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  12. just my kinda recipe. thanks, kalyn.

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  13. I tried this recipe, but my turnips did not turn out "nice and browned" as in your picture -- instead, the tops are still white/tan while the bottoms are dark brown! I may have to try this on a lower temperature in the oven to compensate ... as a first-time eater of turnips, I can say that they aren't bad but I would probably prefer potatoes (since I am more accustomed to eating them). Still, I will give these another try before I abandon turnips.

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  14. Kit, sorry to hear it didn't work well for you. It might be the convection that helped with the browining; I used my toaster/convection oven. Have to admit that I probably prefer potatoes too, but turnips are much more South Beach Diet friendly.

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  15. Hey Kalyn, I tried these, and they were delicious! I loved the vinegar-oil combo, it was perfect. Thanks for another good idea for turnips, so abundant at our market right now.

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  16. Hi Kalyn, I LOVE your website! I just wanted you to know turnips are not allowed in Phase 1 of South Beach. They are considered a starchy vegetable in Phase 2.

    Thank you,
    Gabbi

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  17. Gabbi, thank you! (Arghh, I get so mad when I make mistakes like that!) Will fix it right now.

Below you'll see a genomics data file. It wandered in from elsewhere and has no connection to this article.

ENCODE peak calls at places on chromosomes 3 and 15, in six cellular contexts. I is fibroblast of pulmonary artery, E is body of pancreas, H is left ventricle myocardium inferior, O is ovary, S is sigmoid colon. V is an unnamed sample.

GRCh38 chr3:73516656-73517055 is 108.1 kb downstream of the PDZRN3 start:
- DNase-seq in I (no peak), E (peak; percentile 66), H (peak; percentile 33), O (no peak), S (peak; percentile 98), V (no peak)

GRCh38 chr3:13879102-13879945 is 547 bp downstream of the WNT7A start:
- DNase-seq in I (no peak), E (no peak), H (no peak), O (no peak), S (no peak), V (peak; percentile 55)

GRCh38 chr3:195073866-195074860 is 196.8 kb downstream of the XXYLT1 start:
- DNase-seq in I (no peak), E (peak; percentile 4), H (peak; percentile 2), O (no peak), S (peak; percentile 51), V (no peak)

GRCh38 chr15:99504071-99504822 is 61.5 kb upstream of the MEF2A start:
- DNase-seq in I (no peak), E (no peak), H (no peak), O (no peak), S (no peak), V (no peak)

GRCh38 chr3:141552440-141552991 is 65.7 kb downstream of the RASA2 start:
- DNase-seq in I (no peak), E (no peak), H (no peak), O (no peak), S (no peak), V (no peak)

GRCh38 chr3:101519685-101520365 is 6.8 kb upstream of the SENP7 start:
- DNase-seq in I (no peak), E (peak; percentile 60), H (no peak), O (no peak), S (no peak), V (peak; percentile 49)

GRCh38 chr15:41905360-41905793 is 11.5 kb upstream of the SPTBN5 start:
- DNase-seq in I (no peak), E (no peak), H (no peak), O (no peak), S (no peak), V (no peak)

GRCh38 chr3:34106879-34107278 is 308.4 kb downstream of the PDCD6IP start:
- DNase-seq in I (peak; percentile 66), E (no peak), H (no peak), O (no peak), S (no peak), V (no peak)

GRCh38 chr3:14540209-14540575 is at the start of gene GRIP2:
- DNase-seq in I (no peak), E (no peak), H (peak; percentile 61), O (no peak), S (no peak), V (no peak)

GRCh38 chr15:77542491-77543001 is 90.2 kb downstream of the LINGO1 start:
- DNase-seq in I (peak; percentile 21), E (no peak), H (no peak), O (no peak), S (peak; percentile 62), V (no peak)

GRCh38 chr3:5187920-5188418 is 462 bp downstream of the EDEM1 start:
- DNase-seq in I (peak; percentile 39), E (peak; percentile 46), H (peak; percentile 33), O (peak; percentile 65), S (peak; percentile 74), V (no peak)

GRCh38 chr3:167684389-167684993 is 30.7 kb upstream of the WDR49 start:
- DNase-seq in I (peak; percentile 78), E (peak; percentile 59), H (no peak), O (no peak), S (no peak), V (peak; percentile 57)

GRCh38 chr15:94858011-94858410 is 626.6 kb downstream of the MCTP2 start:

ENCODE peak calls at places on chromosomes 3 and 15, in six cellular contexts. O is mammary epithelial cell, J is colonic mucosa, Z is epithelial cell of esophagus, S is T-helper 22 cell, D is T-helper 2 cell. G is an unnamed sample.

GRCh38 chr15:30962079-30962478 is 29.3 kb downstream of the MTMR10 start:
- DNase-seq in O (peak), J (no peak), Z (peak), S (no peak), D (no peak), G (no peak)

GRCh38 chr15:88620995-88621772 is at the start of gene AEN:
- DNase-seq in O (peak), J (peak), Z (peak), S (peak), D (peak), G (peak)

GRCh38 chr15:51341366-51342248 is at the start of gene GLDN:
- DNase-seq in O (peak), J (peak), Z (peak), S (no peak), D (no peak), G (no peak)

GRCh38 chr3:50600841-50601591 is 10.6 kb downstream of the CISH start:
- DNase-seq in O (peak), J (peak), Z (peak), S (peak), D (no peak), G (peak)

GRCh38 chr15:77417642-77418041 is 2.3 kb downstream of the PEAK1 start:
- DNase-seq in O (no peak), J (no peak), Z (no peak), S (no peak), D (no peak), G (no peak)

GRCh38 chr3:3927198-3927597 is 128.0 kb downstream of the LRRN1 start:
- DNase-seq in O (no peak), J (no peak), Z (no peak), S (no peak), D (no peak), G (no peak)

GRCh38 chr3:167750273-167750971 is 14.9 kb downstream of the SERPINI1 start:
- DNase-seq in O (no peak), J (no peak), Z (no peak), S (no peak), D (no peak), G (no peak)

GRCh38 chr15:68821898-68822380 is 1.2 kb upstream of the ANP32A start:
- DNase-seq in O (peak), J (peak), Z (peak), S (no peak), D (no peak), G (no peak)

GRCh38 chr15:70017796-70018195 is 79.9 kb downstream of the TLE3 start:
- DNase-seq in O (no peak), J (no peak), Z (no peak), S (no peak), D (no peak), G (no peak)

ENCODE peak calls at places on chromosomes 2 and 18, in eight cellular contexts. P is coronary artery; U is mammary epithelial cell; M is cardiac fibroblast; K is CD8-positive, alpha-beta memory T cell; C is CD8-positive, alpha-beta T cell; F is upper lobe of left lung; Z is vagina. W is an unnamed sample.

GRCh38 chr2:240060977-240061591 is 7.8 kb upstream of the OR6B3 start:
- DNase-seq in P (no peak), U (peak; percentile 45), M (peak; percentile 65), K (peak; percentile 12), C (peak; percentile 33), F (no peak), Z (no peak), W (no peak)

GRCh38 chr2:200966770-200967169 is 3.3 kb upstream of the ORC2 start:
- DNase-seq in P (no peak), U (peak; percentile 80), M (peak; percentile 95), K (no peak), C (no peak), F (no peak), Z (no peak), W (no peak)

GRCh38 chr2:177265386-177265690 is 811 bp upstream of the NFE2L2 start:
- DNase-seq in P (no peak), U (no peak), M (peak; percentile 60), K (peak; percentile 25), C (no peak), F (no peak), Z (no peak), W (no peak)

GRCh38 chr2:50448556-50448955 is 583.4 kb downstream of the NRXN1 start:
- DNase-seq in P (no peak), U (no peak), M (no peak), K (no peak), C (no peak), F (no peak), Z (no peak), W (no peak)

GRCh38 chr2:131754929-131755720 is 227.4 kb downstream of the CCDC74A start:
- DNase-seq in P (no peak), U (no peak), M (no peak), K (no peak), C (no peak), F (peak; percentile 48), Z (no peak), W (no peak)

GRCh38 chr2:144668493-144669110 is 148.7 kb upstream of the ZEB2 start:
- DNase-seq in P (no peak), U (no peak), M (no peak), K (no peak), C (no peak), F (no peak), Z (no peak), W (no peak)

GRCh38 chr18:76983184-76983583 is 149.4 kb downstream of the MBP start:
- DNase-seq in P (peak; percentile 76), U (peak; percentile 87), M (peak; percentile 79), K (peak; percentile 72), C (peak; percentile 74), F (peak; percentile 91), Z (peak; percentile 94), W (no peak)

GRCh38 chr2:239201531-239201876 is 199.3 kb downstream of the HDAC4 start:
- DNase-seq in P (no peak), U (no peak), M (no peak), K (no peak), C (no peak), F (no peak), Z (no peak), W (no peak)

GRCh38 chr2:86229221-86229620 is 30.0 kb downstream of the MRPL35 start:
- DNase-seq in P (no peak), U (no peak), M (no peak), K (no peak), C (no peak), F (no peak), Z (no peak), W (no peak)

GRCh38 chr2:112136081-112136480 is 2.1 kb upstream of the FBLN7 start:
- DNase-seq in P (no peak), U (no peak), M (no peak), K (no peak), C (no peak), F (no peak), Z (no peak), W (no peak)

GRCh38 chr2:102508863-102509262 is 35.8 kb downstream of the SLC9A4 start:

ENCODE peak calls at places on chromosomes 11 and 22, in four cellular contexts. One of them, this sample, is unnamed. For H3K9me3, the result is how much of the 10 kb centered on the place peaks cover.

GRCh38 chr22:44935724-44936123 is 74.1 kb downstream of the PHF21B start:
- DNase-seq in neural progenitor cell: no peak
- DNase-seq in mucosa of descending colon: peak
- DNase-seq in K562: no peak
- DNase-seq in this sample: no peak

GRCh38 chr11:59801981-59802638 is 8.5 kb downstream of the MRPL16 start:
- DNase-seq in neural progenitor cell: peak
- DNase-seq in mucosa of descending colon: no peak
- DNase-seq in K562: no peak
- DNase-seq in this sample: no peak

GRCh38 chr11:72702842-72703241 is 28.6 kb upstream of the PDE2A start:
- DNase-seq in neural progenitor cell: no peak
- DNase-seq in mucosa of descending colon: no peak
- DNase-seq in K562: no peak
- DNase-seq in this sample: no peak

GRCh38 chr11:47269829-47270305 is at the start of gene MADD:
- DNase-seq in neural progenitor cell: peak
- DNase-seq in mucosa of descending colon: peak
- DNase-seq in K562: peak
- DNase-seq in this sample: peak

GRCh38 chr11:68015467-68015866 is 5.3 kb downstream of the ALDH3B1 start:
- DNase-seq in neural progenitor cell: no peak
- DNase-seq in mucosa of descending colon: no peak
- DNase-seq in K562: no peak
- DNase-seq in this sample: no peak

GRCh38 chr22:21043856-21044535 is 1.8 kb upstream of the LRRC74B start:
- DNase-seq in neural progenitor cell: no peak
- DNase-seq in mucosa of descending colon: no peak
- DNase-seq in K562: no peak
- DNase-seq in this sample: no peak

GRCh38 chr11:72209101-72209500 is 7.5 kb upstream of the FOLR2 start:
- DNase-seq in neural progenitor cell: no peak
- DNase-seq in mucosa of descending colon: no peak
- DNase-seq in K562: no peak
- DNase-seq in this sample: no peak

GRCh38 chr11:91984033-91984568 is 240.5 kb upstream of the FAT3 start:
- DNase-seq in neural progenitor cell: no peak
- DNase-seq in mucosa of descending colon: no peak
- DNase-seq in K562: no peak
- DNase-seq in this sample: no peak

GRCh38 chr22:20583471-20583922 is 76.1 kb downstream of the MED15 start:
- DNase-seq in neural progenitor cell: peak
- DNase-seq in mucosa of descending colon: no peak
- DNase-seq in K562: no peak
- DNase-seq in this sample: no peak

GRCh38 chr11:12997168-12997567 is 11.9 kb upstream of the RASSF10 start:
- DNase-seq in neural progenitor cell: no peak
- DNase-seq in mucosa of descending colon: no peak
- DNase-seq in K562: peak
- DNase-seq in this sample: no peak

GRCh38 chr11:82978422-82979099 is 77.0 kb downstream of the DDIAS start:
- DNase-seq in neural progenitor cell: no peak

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  18. Just looked in the original South Beach Diet book and turnips are listed as "a food to enjoy in phase 1" on pg. 126. I'd say eat them guilt-free! :)

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  19. Libby, thanks for that. I'll edit the post, although in the latest book it says "turnip greens" but not turnips. (But turnips aren't listed for phase 2 either in that book, who knows?)

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  20. This recipe is so delicious! Thank you for it (even if it's taken me a few years to find it!). I had never eaten turnips before, and now I'm in love with them. I found that they taste better without the salt and pepper. Yum, yum, yum.

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  21. These went well with your Grilled Lamb Chops with Garlic,Rosemary and Thyme and fresh spinach. My hubby even commented on how much he enjoyed it!

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  22. Terri, so glad you enjoyed, and thanks for reminding me about this recipe. Need to make them again!

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  23. I'm not a turnip gal, but I do love almost anything roasted in the oven with balsamic vinegar. So, I'm guess I'm going to be giving turnips another try!

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  24. Lydia, the turnips are really sweet when you cook them this way; hope you enjoy!

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  25. So, there you go . . . making me want to try another veggie I have never eaten. You are a one-woman conspiracy!

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  26. Donna, glad I can have a good influence on someone!